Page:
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Crawford has wrist surgery


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#51 TomRicardo


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Posted 18 January 2012 - 07:30 AM

Carl Crawford's contract should be forced to be worn around Theo's and Cherington's neck like a Scarlet Letter.

#52 Savin Hillbilly


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Posted 18 January 2012 - 08:38 AM

Carl Crawford's contract should be forced to be worn around Theo's and Cherington's neck like a Scarlet Letter.


Or they should be forced to carry it into Mordor and cast it into the Fire of Doom:


One deal to screw us up,
One deal to mar us,
One deal to make us suck
and from the playoffs bar us.



#53 Smiling Joe Hesketh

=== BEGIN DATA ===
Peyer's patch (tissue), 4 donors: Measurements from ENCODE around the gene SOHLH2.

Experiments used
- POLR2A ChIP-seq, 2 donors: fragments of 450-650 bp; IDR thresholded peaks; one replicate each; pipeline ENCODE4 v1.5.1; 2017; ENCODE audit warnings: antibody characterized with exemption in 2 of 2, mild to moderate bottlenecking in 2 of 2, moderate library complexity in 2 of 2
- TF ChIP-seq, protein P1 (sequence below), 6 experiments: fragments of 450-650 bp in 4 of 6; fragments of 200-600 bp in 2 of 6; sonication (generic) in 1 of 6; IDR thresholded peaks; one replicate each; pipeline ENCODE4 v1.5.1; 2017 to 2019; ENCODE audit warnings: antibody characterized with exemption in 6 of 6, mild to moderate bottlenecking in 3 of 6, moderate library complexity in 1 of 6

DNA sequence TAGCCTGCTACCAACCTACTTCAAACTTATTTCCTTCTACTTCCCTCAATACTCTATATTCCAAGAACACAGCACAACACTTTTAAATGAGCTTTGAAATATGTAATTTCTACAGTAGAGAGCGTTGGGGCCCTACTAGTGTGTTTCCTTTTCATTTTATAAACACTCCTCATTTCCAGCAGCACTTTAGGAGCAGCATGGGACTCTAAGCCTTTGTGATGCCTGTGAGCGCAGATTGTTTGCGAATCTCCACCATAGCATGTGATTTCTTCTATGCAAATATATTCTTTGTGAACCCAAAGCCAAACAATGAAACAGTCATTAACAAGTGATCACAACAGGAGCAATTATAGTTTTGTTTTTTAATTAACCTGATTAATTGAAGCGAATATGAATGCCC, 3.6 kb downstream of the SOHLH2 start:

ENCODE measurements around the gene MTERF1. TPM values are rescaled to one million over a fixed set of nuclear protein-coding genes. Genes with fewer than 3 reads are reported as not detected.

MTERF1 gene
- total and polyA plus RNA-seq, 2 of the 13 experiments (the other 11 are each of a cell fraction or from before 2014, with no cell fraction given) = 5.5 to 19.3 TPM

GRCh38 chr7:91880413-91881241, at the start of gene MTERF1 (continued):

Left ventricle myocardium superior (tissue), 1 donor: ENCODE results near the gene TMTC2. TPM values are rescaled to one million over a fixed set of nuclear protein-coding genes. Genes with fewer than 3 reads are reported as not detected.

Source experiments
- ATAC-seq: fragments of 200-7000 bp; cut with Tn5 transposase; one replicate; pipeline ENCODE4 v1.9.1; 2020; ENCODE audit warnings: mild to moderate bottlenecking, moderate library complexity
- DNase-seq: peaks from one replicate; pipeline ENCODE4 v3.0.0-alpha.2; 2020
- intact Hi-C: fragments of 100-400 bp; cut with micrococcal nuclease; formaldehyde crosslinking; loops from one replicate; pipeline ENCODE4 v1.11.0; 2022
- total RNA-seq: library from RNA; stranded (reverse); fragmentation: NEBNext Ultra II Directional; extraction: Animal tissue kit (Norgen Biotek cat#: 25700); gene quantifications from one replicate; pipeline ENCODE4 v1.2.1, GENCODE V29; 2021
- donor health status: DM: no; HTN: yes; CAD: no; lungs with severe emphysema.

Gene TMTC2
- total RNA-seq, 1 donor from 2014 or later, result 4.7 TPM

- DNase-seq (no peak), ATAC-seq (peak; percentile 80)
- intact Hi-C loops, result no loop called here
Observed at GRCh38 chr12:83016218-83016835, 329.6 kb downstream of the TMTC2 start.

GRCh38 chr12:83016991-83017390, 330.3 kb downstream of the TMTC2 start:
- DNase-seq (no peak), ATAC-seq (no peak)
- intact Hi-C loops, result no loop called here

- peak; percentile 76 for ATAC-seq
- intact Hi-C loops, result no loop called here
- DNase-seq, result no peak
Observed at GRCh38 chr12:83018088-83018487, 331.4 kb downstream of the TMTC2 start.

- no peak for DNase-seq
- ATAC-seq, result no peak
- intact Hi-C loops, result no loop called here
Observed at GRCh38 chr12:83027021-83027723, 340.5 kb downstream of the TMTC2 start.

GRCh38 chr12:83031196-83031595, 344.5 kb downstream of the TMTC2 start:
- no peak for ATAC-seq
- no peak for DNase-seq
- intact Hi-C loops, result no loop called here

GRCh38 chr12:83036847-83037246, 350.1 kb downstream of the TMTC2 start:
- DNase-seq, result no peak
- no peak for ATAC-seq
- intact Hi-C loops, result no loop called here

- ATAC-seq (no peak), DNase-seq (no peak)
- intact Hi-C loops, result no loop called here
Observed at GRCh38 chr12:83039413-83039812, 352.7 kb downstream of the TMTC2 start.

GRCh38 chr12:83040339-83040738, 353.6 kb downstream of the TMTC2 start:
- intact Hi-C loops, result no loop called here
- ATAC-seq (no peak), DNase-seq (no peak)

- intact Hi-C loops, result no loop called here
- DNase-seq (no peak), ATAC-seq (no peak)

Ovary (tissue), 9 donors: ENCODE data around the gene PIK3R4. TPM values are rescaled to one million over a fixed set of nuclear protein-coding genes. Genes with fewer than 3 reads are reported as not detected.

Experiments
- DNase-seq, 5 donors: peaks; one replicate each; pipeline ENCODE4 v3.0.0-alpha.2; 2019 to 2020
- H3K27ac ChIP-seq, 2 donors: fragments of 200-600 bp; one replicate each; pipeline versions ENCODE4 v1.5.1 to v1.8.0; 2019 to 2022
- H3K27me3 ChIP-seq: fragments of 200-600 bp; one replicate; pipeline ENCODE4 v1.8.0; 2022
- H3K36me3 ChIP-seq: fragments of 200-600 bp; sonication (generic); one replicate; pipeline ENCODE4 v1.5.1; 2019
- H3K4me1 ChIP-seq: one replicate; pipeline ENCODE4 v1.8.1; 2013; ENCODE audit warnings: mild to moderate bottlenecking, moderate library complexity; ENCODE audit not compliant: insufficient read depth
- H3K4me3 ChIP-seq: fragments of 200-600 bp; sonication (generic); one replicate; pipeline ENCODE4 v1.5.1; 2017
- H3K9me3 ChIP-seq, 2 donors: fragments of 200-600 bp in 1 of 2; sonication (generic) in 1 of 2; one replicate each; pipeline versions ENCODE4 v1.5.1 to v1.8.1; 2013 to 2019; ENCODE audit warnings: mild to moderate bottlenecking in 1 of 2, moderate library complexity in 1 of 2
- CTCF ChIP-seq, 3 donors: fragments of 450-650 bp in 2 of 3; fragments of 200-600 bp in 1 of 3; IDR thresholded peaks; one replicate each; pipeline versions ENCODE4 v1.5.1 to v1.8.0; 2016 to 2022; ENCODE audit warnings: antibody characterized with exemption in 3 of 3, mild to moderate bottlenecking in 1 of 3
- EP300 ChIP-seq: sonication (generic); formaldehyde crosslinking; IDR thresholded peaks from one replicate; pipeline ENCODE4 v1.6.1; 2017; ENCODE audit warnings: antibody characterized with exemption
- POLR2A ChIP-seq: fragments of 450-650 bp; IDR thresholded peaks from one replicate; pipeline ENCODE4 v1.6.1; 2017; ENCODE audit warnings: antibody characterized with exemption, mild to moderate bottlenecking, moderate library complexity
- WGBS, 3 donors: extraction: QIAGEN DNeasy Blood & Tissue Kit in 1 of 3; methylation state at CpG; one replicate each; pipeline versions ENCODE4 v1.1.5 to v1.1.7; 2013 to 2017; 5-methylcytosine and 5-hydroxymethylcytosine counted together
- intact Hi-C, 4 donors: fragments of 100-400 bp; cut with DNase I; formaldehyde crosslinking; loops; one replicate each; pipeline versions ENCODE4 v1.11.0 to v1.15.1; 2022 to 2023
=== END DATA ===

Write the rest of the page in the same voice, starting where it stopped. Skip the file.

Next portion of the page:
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Posted 18 January 2012 - 08:47 AM

Hey assholes, this isn't chat. Knock off the one-liners and add some substance.

#54 TomRicardo


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Posted 18 January 2012 - 09:52 AM

Hey assholes, this isn't chat. Knock off the one-liners and add some substance.


Ok Carl Crawford's contract is so bad I honestly believe it can hamstring the Red Sox for years. Last year the paid 20 million to get negative value out of player. If they had not signed Carl Crawford they would have made the playoffs.

They should have put the man on waivers and prayed some idiot would have been stupid enough to grab him. Considering how much money the Angels dumped this offseason it wouldn't have completely shocked me if they took a nibble.

Problem with talking substantially about Crawford is that his contract is a joke. It is worse than Lackey, Lugo, and Renteria combined. And this is when Crawford's contract should be adding value. Those last four or five years will be trainwrecks.